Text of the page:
On Bordertalk acclaimed Czechoslovakian woodwind specialist Jiri Stivin effortlessly illustrates why he is considered one of the brightest musicians on the European jazz scene. Here, Stivin teams up with the world class rhythm section of bassist Ali Haurand and pianist Rob Van Den Broeck.
A multidimensional musician and performer, Stivin is well known for his work on, “recorder”, - - theatrical productions, classical interpretations and various jazz ensembles. On the title track, “Bordertalk”, Stivin’s breezy yet fiery tenor sax choruses ride atop Ali Haurands rapid walking bass lines, yet Stivin utilizes miscellaneous flutes on most of these pieces as the Trio produce delicate, melodically tinged dialogue throughout the framework of this recording. On “Movements”, pianist Rob Van Den Broeck performs lush harmonies integrating dashes of dissonance and free-jazz with huge block chords and rapid progressions. “Memories” features shifting currents and understated choruses, as the rhythm section provide the necessary ammunition for Stivin to explore new themes and motifs yet the determining factors here reside within the tight ensemble work and relaxed vibes - these musicians perform as a well orchestrated yet flexible unit.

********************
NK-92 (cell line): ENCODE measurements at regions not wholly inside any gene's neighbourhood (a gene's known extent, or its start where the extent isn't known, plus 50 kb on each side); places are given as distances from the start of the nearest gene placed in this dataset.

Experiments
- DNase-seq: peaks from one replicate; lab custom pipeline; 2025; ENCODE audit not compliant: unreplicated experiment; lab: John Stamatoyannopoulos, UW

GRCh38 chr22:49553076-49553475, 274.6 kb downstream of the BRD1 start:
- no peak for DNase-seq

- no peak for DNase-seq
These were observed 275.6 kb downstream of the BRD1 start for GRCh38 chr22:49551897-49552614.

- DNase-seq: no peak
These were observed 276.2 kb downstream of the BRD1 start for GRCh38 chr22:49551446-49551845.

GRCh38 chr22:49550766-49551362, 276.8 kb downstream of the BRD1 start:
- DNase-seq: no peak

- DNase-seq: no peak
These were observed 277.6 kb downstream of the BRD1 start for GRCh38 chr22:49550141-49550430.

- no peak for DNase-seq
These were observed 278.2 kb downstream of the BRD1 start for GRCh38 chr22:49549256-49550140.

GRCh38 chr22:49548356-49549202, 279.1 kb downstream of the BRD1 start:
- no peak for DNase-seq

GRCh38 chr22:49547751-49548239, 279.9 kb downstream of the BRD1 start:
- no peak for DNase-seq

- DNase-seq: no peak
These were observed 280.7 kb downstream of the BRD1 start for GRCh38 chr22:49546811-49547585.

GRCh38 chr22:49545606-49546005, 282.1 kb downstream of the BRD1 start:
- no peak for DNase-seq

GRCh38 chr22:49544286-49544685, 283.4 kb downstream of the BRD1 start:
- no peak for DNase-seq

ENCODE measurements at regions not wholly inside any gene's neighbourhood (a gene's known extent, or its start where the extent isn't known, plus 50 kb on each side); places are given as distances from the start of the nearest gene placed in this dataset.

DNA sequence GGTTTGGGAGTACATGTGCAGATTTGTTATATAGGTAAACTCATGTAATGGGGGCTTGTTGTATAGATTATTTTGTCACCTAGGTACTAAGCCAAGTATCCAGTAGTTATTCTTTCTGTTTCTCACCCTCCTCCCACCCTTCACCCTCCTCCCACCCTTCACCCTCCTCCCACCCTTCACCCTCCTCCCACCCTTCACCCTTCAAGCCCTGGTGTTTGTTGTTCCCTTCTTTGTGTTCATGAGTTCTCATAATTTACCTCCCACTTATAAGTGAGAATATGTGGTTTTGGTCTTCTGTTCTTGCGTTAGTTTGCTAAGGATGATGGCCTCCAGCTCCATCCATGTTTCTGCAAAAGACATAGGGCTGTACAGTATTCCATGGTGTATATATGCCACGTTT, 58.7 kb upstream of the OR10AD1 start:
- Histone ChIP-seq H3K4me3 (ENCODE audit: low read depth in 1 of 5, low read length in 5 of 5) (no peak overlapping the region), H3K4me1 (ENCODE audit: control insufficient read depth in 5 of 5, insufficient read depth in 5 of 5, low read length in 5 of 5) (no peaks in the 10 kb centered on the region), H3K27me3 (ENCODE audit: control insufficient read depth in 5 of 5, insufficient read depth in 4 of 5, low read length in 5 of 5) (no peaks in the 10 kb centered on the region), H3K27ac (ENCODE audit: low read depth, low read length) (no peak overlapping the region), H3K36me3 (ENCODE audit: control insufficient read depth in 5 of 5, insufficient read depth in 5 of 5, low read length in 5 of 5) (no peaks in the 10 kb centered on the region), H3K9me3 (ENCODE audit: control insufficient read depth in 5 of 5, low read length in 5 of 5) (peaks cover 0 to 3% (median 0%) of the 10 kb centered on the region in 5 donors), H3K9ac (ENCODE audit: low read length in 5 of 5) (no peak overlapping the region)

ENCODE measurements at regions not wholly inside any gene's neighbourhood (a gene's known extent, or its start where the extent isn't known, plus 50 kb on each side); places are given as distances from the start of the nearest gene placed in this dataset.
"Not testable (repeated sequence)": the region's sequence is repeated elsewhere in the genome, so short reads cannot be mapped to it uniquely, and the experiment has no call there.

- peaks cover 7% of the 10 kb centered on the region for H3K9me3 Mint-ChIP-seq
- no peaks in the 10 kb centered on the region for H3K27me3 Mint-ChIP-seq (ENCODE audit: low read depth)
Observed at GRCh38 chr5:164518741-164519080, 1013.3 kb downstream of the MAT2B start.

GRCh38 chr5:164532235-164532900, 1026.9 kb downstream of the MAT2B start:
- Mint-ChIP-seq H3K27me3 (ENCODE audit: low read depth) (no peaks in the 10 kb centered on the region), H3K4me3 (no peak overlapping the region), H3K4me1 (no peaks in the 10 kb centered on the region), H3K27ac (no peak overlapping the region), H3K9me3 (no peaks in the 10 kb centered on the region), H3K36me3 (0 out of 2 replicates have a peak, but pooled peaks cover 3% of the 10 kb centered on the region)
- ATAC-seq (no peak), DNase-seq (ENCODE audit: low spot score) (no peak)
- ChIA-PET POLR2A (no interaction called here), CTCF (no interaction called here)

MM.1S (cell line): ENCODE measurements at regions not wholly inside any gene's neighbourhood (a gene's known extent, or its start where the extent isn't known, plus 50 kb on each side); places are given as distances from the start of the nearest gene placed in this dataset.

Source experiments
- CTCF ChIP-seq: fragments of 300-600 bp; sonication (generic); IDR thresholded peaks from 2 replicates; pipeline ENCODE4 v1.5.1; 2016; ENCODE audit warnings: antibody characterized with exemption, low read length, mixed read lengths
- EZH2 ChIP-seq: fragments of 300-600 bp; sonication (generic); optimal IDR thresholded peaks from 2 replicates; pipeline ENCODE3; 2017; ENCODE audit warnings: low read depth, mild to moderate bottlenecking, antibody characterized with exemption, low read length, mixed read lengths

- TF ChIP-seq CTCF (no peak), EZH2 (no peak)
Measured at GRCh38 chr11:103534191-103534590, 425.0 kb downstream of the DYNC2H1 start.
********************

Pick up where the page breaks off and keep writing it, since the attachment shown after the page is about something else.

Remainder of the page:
No one steals the show on Bordertalk which is all about three highly esteemed musicians who seem to be guided by their respective hearts and souls. No hidden agendas or underlying motives here, - Bordertalk is quietly exhilarating like a cool ocean breeze. Recommended! * * * *
Jiri Stivin; Flutes, Clarinet, Alto & Tenor Saxophones: Rob Van Den Broeck; Bossendorfer Grand Piano: Ali Haurand; Bass.
I was first exposed to jazz by my father, who was a rabid fan when he was younger, in the early to mid 1950's. We lived in NYC and he was a regular at places like the Village Vanguard and Birdland. One of his favorite stories involved meeting Charlie Parker and Miles on 52nd St
I was first exposed to jazz by my father, who was a rabid fan when he was younger, in the early to mid 1950's. We lived in NYC and he was a regular at places like the Village Vanguard and Birdland. One of his favorite stories involved meeting Charlie Parker and Miles on 52nd St. Needless to say, Jazz and Blues were always on the stereo in our home. I was steeped in these exciting sounds, and they make up some of my earliest memories.